Cities of all sizes are facing a shortage of housing for their poorest, most vulnerable residents. And a smaller set of booming cities are becoming completely unaffordable to even the middle class. To ensure enough attainable housing is built to satisfy demand, particularly as new transit service comes to an area and raises land values, such housing has to be planned for and spread out as much as possible.
MnDOT partnered with Smart Growth America to host two visioning and design workshops for decision-makers and community residents to determine how to best address mobility needs around I-94 through Minneapolis and St. Paul. This report summarizes the findings from those workshops.
Downtown Ann Arbor in Washtenaw County, MI. Photo by the Michigan Municipal League, via Flickr.
Washtenaw County, MI is located immediately west of the Detroit metropolitan area, with a population of just over 350,000 residents. A former manufacturing region, the county currently houses several major institutions that are playing a growing role in shaping the region’s economy and development patterns. The seat of Washtenaw County, Ann Arbor, MI, is home to the University of Michigan, which employs more than 30,000 people and has contributed to the growth of a vibrant, walkable business and entertainment district in Ann Arbor’s downtown. The county also houses Eastern Michigan University, Washtenaw Community College, and a major U.S. Department of Veterans Affairs medical center.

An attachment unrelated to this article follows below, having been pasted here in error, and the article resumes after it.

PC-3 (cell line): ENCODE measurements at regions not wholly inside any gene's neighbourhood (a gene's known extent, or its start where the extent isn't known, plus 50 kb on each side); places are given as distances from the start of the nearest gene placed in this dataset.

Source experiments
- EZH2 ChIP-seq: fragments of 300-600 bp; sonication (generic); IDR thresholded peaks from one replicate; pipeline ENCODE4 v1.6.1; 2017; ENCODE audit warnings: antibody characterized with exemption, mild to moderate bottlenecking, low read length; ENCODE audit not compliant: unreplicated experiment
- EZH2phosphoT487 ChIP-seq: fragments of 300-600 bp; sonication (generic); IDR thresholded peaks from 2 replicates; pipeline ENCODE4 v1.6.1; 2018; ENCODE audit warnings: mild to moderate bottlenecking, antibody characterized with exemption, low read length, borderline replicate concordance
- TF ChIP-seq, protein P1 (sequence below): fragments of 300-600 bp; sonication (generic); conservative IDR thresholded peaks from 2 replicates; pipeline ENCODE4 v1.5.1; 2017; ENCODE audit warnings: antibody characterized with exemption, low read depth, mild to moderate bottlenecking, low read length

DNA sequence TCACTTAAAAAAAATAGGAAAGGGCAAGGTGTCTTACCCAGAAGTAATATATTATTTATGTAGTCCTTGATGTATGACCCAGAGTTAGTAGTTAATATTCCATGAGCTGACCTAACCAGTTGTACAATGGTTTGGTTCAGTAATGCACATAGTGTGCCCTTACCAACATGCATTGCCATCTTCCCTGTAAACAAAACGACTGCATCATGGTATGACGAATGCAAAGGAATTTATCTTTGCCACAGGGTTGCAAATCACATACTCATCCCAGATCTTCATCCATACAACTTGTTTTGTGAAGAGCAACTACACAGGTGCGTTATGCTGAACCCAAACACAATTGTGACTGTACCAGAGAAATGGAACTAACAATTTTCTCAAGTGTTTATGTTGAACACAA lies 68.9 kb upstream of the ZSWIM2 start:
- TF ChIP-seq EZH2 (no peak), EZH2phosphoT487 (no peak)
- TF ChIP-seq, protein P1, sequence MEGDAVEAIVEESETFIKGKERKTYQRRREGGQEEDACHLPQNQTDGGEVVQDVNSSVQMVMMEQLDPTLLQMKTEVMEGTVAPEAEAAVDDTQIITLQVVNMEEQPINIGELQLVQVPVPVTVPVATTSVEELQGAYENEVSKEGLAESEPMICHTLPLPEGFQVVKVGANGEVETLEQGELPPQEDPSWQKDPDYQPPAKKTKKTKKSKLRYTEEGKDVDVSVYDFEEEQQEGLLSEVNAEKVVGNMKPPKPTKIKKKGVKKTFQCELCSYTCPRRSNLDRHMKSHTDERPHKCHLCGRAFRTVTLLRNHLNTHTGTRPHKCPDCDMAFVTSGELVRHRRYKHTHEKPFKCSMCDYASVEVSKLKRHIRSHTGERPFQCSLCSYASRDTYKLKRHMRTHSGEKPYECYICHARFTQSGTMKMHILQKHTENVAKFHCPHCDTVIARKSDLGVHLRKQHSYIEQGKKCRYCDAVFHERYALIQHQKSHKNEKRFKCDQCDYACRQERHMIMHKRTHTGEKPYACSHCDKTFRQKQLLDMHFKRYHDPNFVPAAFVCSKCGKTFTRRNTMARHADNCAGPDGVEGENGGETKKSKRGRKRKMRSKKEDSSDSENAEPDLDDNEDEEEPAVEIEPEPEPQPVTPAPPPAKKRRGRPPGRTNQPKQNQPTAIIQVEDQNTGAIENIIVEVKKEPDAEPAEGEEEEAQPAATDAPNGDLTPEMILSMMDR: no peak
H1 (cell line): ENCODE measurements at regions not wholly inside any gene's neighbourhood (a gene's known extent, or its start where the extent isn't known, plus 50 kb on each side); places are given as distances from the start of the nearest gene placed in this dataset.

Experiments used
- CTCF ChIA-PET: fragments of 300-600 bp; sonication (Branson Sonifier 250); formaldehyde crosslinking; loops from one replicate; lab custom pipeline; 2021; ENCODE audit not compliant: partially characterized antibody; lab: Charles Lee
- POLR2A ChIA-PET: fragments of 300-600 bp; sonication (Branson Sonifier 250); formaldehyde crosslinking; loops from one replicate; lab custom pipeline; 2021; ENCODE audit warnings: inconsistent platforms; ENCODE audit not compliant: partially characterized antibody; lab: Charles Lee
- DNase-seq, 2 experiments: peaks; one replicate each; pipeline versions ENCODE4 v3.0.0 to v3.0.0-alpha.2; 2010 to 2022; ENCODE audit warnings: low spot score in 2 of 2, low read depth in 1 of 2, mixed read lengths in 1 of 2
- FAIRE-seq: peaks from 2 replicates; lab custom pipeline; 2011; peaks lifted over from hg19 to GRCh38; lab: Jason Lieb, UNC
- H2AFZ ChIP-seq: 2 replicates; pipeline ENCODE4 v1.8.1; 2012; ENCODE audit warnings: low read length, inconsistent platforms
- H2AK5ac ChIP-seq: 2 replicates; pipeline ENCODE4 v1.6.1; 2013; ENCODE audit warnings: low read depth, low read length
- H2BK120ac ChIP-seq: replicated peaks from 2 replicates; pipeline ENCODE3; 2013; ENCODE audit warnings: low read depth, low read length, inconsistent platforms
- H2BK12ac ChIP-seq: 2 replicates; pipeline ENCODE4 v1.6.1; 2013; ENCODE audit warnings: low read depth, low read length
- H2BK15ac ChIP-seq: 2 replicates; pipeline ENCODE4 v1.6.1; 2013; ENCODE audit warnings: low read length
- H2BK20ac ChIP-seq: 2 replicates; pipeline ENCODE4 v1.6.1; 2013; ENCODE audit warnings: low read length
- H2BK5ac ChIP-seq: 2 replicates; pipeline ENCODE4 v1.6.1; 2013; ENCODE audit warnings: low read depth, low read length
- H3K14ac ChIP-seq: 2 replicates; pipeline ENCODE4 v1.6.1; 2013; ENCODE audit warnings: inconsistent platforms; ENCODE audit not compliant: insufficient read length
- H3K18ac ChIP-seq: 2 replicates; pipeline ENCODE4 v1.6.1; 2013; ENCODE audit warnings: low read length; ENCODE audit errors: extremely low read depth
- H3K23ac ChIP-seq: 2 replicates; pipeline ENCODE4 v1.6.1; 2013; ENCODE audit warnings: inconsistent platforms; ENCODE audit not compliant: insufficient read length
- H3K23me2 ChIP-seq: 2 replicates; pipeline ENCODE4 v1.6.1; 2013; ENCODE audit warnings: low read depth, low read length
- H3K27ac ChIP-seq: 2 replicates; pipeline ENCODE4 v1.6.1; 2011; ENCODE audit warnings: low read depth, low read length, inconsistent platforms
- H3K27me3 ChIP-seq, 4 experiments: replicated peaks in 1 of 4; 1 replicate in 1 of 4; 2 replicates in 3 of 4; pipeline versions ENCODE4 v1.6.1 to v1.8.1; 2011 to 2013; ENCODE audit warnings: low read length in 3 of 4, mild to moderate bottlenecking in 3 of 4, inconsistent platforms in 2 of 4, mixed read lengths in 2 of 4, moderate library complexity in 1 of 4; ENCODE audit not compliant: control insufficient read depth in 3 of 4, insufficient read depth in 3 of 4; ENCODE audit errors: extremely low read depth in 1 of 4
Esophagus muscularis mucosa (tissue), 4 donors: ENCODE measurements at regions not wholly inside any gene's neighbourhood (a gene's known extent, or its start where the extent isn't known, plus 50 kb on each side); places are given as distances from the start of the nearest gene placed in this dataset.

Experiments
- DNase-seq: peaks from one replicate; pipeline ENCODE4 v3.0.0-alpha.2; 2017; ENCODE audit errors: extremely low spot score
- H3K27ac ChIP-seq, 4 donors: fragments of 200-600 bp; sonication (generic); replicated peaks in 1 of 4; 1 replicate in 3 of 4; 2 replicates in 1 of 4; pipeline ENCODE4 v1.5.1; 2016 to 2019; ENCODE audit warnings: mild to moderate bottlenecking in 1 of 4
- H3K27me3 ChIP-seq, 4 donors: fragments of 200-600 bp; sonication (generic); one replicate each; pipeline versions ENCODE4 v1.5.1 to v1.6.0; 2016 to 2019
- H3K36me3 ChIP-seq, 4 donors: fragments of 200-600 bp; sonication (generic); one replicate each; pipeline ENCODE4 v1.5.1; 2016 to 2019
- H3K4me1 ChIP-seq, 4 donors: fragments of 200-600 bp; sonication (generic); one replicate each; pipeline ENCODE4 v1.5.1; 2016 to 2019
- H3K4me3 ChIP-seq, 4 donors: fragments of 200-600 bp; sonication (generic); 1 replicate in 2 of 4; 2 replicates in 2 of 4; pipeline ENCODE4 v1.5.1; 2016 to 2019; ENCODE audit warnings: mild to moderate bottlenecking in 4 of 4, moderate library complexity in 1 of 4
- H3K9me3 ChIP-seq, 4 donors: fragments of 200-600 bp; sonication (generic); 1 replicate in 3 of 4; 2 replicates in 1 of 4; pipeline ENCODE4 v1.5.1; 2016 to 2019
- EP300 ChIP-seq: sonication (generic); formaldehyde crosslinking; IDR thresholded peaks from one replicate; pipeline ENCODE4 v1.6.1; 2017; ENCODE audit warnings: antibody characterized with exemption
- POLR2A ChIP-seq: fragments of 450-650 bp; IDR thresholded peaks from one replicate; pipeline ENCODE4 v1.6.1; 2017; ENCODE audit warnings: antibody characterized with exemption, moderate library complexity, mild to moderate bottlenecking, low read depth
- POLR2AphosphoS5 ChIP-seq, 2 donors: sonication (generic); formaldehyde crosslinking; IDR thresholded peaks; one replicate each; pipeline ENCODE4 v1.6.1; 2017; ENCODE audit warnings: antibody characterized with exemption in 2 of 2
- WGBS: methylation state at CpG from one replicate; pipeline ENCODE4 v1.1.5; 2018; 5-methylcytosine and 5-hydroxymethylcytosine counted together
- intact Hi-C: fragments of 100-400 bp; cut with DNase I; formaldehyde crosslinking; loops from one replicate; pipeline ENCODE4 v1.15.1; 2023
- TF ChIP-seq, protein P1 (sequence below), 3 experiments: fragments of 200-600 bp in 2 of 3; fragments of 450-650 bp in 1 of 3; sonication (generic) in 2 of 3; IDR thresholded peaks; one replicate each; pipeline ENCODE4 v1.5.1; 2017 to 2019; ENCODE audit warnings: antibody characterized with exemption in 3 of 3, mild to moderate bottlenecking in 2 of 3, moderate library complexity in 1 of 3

While Washtenaw County has seen significant job growth over the past several years—a recent economic forecasting study estimates that between 2009 and 2016 the region will have gained 31,147 additional jobs—economic inequality is a growing challenge for the community. County Commissioner Conan Smith, a member of Smart Growth America’s Local Leaders Council, is working to address this issue by promoting economic development strategies that provide all county residents with greater access to opportunities.
A map of income mobility. Mixed-income neighborhoods turn out to be a key indicator of a family’s ability to rise out of poverty. Via New York Times.
A new study from Harvard University and the University of California, Berkeley underscores why smart growth strategies are a key part of economically strong regions.
The Equality of Opportunity Project examined economic mobility—the likelihood a family will rise from the bottom of the income ladder toward the top. Schools, civic engagement and two-parent households are all correlated with economic mobility, but the study also considered factors that previous studies of economic mobility could not, including a region’s geography. The study found that where a family lives also impacts their potential to rise up the income ladder.